The roughly year-old licensing dispute between Dharmacon and the Massachusetts Institute of Technology has been settled out of court, the companies said last week.
Although Dharmacon and MIT had been slated to go to trial in February, an out-of-court settlement conference with a so-called "alternative dispute resolution provider" led to each party agreeing to drop all charges against the other while bearing its own costs, according to documents filed with the US District Court for the District of Massachusetts.
"We are delighted that this contractual dispute is now behind us and that it has been resolved on mutually agreeable terms," William Marshall, vice president of technology and development for Fisher Biosciences, said in a statement.
"MIT is very pleased that we have come to agreement on terms that are satisfactory to all, and we look forward to Dharmacon's success in this exciting field," Lita Nelsen, director of MIT's technology licensing office, added.
A spokeswoman from the MIT press office declined to comment on the settlement beyond Nelsen's prepared statement. Marshall told RNAi News that details of the settlement are confidential, but noted that Dharmacon's license to the MIT IP remains in full effect.
The legal battle began in January 2005 when MIT sued Dharmacon for allegedly failing to meet its 7-percent royalty obligations under a December 2001 licensing deal for a portfolio of siRNA-related intellectual property (see RNAi News, 2/11/2005).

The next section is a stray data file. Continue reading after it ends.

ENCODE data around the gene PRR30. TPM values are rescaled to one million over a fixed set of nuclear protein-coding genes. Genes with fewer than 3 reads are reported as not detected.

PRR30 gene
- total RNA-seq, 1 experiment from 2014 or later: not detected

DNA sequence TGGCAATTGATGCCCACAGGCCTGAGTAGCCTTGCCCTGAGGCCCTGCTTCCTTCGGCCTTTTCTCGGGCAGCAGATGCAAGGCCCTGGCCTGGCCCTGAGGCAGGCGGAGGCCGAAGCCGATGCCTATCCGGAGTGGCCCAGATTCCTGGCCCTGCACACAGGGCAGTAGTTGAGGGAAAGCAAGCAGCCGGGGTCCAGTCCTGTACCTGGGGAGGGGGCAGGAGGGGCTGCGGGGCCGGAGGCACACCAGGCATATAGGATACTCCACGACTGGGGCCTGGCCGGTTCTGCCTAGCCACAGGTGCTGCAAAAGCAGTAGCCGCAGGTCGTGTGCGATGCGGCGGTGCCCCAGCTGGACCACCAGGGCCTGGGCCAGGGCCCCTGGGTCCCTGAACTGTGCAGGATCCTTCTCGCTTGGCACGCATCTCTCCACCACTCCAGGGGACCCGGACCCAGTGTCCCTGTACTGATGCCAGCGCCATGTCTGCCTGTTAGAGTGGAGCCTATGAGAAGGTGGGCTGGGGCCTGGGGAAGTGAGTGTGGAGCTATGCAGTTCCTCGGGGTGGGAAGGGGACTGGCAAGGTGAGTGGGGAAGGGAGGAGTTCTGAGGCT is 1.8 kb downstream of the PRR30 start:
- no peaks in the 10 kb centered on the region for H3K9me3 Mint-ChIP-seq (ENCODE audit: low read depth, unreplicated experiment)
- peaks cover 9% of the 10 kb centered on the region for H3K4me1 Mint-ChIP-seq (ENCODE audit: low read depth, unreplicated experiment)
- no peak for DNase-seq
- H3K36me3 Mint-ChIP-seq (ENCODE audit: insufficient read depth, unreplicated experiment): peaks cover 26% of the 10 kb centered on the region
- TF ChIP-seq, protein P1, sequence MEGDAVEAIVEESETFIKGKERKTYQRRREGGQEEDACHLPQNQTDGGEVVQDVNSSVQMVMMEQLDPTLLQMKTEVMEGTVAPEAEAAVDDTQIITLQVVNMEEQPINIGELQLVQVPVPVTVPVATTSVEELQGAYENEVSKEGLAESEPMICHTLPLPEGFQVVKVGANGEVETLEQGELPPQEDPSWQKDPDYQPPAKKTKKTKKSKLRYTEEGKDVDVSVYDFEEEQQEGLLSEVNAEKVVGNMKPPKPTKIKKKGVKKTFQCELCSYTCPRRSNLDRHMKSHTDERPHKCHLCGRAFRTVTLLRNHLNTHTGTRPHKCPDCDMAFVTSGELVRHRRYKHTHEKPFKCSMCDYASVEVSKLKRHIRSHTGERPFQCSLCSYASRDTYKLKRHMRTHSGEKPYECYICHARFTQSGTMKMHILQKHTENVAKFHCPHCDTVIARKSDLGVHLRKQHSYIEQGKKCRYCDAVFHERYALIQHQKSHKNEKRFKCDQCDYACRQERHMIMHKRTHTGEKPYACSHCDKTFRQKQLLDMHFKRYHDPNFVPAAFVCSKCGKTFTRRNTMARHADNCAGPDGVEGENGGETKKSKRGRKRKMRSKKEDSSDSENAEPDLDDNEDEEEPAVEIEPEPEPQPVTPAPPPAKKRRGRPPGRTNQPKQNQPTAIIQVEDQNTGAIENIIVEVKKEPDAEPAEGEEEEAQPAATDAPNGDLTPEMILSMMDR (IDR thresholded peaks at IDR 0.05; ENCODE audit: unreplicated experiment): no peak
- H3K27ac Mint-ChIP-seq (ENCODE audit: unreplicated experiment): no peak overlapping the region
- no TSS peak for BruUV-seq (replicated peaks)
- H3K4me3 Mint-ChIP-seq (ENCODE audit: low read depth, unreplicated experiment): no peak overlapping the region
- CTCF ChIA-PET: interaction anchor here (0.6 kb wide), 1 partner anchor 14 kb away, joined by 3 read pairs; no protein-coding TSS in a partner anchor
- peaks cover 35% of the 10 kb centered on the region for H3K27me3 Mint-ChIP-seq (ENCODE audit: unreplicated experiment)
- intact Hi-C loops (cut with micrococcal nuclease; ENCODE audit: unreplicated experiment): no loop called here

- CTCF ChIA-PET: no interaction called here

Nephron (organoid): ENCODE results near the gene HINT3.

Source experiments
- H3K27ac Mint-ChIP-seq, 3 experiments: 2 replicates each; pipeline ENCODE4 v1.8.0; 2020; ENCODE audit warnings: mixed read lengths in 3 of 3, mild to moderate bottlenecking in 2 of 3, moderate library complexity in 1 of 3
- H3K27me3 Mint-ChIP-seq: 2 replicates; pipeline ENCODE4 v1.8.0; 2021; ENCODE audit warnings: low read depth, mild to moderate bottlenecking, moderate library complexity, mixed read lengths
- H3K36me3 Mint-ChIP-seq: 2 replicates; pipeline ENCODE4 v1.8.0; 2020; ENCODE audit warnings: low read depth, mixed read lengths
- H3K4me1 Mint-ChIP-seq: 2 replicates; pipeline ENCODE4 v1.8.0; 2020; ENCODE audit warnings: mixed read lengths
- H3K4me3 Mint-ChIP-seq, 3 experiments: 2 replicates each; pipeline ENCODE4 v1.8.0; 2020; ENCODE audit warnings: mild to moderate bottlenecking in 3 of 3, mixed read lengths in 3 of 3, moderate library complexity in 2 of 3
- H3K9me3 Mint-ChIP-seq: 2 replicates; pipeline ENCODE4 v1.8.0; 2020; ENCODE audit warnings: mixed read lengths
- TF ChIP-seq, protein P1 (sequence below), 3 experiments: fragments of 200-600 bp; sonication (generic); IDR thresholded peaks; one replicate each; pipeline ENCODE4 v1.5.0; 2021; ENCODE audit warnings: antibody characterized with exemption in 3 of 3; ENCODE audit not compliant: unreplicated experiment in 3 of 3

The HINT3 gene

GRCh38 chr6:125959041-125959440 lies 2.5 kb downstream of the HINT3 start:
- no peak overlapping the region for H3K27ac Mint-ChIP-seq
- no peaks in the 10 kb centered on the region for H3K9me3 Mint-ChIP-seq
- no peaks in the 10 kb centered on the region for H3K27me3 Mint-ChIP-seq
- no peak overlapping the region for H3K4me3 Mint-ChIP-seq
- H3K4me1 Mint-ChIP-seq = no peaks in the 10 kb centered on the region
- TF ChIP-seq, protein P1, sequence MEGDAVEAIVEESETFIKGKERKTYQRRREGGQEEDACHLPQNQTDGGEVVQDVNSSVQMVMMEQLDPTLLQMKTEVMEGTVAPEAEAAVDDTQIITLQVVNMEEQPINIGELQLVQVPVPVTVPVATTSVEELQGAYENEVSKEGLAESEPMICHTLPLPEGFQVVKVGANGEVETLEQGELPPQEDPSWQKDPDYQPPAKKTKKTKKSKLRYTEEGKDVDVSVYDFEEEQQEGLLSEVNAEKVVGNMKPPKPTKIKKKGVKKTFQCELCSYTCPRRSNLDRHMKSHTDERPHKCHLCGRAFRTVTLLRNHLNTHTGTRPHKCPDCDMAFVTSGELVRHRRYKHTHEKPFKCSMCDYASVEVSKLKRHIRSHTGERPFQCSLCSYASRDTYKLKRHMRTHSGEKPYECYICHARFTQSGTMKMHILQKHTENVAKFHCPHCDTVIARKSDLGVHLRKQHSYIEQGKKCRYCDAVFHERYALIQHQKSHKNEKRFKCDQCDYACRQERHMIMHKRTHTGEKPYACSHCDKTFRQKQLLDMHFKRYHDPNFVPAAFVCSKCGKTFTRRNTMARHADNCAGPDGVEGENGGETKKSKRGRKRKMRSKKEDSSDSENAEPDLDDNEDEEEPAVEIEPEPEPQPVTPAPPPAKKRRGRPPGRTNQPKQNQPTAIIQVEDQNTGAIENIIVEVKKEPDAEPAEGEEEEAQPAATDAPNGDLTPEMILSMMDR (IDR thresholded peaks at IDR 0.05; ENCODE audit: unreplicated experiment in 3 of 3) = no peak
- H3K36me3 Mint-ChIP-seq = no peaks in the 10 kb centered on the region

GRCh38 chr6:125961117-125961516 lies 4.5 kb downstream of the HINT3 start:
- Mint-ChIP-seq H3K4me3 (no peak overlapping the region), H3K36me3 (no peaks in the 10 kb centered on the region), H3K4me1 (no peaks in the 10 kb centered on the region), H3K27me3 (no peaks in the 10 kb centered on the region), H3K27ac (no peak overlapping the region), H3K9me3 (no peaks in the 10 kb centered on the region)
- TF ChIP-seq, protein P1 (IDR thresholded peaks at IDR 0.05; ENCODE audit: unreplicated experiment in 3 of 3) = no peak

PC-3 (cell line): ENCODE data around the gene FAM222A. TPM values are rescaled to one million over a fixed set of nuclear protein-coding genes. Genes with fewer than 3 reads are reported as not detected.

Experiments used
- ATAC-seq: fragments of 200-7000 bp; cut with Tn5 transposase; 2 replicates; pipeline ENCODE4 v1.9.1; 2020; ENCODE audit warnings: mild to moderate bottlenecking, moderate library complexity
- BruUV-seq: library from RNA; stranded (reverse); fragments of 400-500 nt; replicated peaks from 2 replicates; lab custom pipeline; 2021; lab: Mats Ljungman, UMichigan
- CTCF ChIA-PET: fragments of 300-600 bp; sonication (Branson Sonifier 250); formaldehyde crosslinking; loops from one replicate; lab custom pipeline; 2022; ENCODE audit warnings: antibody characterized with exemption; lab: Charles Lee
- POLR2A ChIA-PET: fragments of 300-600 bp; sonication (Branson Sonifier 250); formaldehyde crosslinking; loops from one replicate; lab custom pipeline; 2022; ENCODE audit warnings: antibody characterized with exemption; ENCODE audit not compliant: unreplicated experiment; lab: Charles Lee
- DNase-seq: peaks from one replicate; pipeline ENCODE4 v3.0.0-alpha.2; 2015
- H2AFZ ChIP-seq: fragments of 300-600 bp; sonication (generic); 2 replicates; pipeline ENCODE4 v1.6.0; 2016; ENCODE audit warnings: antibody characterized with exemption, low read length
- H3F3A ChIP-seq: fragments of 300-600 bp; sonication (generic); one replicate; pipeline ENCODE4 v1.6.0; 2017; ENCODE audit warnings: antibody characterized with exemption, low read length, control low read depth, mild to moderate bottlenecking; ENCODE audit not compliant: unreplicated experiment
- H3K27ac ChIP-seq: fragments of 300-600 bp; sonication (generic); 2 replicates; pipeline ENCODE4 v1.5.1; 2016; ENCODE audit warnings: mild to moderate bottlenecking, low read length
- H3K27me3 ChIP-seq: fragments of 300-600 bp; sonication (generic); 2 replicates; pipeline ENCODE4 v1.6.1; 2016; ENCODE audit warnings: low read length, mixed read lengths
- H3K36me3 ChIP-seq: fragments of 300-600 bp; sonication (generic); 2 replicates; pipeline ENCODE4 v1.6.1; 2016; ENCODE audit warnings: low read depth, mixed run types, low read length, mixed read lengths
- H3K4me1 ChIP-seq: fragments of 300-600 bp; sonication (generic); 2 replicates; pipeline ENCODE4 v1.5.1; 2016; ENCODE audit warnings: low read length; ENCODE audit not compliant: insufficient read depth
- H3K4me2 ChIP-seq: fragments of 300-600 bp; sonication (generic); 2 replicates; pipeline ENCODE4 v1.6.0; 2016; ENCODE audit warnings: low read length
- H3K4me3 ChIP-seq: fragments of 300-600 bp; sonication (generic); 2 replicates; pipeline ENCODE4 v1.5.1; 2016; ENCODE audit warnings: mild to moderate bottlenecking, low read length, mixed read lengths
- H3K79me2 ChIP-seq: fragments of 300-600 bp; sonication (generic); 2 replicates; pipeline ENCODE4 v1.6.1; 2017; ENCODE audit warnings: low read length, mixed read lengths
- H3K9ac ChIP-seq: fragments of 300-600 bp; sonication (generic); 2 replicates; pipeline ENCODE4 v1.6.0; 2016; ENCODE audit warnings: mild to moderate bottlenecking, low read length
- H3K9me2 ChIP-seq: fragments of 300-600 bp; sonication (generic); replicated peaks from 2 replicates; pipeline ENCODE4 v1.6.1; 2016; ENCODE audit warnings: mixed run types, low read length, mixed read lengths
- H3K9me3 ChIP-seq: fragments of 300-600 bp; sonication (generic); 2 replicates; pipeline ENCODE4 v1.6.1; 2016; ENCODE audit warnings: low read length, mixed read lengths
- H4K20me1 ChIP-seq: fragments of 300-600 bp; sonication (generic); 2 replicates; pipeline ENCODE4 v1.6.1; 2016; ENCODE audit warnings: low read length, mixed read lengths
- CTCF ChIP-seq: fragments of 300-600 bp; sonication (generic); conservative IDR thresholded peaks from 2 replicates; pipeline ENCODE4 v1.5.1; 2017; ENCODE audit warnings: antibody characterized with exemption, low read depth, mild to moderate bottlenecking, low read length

That IP — which has been co-exclusively licensed to Dharmacon, Ambion, Qiagen, and Proligo — relates to the use of short pieces of double-stranded RNA to mediate RNAi. It includes US patent application no. 09/821,832; US patent application no. 10/255,568; and PCT application no. US01/10188. The IP estate is jointly owned by MIT, the Whitehead Institute, the Max-Planck Institute, and the University of Massachusetts, but MIT is authorized to act as licensing agent on behalf of all the institutes.
The question at the center of the dispute was whether Dharmacon is obligated to pay royalties on the full sale price of its siRNA products, which the company had conceded are royalty-bearing, or whether it should have been permitted to pay a reduced royalty on products that incorporate its proprietary technologies and components by deducting amounts reflecting the additions from the price used to calculate the royalties.
A few months after the initial suit was filed, MIT leveled a new charge at Dharmacon, stating that the company was infringing an MIT-controlled patent covering reverse transfection technology (see RNAi News, 4/15/2005).
The US patent — number 6,544,790, and entitled "Reverse Transfection Method" — covers "a reverse transfection method of introducing DNA of interest into cells and arrays, including microarrays, of reverse transfected cells." It had been exclusively licensed to microarray developer Akceli, which formed a collaboration with Dharmacon in late 2003 to develop the technology for RNAi applications but went out of business shortly thereafter (see RNAi News, 3/19/2004).
In October, however, MIT voluntarily dropped its patent-infringement allegation, leaving only the licensing dispute outstanding.
— Doug Macron ([email protected])